Preventing Distracted Driving
No Texting While Driving

Texting Dangers, Laws and Penalties: Distracted Driving

Updated Dec. 16, 2020

There is no driver distraction more dangerous than texting, emailing or sending any other written communication with an electronic device. While typing on a cell phone or similar device, you will be visually, manually and cognitively distracted from the task of driving.

Research conducted by the National Highway Traffic Safety Administration shows that motorists who text while driving take their eyes off the road for 4.6 seconds at a time, on average. While traveling at 55mph, this is the amount of time it would take to drive the entire length of a football field. If you are focused on your cell phone during this time, you may as well be driving 360 feet with your eyes closed.

Despite the obvious danger of texting while driving, it is estimated that around 660,000 drivers on our roads are using an electronic device at any given time. The National Safety Council (NSC) estimates that texting or emailing while driving causes around 200,000 crashes annually.

Texting among teen drivers

Texting while driving is now the leading cause of death for teenage drivers, having surpassed drunk driving, which was the previous number-one. During a survey orchestrated by the American Automobile Association, 50 percent of teenage participants admitted that they text while behind the wheel. It is no surprise that each year, more than 3,000 teen drivers are killed in traffic accidents caused by texting while driving.

As a novice driver, you are at considerably greater risk of being involved in a fatal traffic accident as compared to more experienced drivers. This is the case, even if you avoid taking unnecessary risks! If you ignore the dangers of texting while driving and allow yourself to become distracted by your cell phone, it is only a matter of time before tragedy strikes.

The danger of texting behind the wheel

Texting while driving is incredibly dangerous, even if you just read a text message without responding. To check out a message on your cell phone, you will need to take at least one hand off the steering wheel to operate the device and take your eyes off the road in the process. This is if your cell phone is within reach. If not, you may endanger yourself further by rummaging in your purse or reaching across the vehicle to retrieve it. Plus, though you may think you can glance quickly at a new message without writing out a response, the temptation to reply to the text may be too great to resist.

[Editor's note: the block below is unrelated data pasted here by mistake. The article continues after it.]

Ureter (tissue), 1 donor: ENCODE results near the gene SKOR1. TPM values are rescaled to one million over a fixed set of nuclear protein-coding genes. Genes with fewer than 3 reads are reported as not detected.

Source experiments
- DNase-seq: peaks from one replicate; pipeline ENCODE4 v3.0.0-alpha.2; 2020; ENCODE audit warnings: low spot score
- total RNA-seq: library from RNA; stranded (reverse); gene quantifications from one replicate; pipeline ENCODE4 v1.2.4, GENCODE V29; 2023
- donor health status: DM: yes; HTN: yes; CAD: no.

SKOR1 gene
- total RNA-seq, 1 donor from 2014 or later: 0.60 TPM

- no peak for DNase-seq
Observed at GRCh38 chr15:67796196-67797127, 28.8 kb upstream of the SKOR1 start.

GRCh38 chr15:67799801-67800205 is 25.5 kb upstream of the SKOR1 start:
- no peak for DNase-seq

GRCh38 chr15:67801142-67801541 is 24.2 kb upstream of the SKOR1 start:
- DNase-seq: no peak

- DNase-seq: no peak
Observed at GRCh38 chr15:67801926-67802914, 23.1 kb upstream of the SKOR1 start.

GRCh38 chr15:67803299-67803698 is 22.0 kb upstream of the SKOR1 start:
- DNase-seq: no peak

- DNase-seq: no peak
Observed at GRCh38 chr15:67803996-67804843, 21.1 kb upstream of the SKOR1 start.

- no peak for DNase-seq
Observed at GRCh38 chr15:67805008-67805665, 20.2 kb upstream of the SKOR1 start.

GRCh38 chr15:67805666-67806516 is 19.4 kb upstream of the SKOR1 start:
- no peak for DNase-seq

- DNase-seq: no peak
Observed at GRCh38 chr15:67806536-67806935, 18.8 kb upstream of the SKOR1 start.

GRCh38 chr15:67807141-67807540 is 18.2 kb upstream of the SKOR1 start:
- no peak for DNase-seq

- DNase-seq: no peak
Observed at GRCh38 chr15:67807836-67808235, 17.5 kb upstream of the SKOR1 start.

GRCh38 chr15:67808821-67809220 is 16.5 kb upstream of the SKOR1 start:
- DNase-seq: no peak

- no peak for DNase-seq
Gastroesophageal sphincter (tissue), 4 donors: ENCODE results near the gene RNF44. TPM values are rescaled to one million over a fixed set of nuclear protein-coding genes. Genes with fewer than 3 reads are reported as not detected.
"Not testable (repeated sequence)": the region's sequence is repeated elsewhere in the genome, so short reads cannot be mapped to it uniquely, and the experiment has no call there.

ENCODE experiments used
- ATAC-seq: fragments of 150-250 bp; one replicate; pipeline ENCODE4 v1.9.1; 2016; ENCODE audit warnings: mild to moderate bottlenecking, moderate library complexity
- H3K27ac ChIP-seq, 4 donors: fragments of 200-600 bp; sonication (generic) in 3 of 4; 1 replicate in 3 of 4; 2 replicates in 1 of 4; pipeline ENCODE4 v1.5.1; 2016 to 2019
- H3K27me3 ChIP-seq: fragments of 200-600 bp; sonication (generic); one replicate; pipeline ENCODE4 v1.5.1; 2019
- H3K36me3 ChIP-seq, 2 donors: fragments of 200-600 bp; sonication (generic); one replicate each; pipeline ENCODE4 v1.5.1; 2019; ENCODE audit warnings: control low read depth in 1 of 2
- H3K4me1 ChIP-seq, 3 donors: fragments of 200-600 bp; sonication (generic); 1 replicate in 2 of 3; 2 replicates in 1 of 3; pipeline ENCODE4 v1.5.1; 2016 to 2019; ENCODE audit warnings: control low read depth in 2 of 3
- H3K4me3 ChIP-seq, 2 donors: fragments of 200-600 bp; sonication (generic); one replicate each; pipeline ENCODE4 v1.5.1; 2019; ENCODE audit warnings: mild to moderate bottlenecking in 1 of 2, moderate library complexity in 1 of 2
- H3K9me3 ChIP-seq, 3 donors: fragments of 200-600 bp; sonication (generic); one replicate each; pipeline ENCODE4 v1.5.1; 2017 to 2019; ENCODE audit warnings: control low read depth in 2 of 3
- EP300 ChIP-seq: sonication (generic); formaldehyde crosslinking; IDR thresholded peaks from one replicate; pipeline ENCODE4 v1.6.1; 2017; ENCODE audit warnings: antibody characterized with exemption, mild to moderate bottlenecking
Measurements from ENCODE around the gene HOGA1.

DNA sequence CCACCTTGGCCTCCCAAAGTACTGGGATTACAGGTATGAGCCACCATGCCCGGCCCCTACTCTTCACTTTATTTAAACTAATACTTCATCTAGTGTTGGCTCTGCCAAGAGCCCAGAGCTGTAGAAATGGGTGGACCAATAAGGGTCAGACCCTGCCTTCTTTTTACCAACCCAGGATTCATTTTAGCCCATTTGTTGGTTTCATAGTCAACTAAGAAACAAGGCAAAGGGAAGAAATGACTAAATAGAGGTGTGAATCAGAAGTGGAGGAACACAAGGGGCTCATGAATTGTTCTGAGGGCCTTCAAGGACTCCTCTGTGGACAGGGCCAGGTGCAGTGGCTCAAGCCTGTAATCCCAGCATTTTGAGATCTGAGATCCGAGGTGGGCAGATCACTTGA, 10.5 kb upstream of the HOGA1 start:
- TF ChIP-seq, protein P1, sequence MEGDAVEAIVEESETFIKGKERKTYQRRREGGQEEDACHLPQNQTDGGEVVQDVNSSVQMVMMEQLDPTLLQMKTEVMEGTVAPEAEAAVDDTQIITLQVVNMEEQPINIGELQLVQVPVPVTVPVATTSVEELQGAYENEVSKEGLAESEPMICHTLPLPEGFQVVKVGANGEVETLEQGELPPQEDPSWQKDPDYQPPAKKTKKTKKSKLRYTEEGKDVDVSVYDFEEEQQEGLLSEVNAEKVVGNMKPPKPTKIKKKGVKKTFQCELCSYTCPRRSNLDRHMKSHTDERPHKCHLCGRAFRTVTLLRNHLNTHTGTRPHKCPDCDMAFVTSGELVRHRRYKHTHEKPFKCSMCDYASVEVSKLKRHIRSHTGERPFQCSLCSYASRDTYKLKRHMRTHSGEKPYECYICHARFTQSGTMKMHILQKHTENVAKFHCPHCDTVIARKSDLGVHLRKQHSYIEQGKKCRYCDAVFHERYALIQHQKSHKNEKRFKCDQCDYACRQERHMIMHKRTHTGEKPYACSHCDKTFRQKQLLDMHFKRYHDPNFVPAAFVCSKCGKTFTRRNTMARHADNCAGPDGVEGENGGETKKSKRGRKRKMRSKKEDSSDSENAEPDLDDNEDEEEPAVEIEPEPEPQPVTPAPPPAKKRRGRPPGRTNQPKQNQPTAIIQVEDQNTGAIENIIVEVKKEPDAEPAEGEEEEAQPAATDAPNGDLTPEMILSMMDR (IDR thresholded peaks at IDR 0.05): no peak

Obviously, writing a text message is even more dangerous than reading one. To compose a text, you will need to take at least one hand off the wheel, your eyes off the road AND your mind off the task of driving to consider what you want to say. In this state, you will be completely oblivious to changes in the roadway environment.

Most drivers underestimate how long it will take them to read a text or compose a new message. As your mind will still be partially engaged in attempting to drive your vehicle, reading and understanding the content of a message will be harder and will take longer. That amounts to more time with your attention averted from the roadway. In addition, the movement of the vehicle may prevent you from focusing on the words or typing correctly. As you try to adjust your eyes or correct typing errors, the seconds are ticking away and your chances of having an accident grow ever greater.

Texting is more dangerous than drunk driving

Most drivers wouldn’t dream of hopping into the driver’s seat while under the influence of drugs or alcohol, yet recent research has shown that this is less dangerous than texting while driving. One study examined the breaking distance of drivers under the influence of different distractions while traveling at 70 mph.

As compared to an unimpaired driver:

  • A driver who is legally drunk would take four feet longer to begin braking.
  • A driver who is sending an email would take 36 feet longer to begin braking.
  • A driver who is sending a text message would take 70 feet longer to begin braking.

This research demonstrates just how significantly texting while driving will impair your reaction time. Factoring in the time it would take to come to a complete stop having begun braking, avoiding a collision would be practically impossible while texting if an unexpected hazard appears on the roadway in front of you.

Texting laws and penalties

Only a handful of states have not imposed a restriction or ban on texting while driving. Most of the states which have introduced legislation to prevent drivers from texting have done so by imposing a complete ban on the activity while behind the wheel. In a few other states, partial bans or restrictions are in place.

In practically every state which restricts texting while driving, the ban is a “primary” law. This means that law enforcement officers have the right to pull over and cite a person for texting while driving, even if they are doing nothing else wrong. Only in Florida is the ban on texting while driving a “secondary” law. You can find out what this means by reading through the state-specific examples below.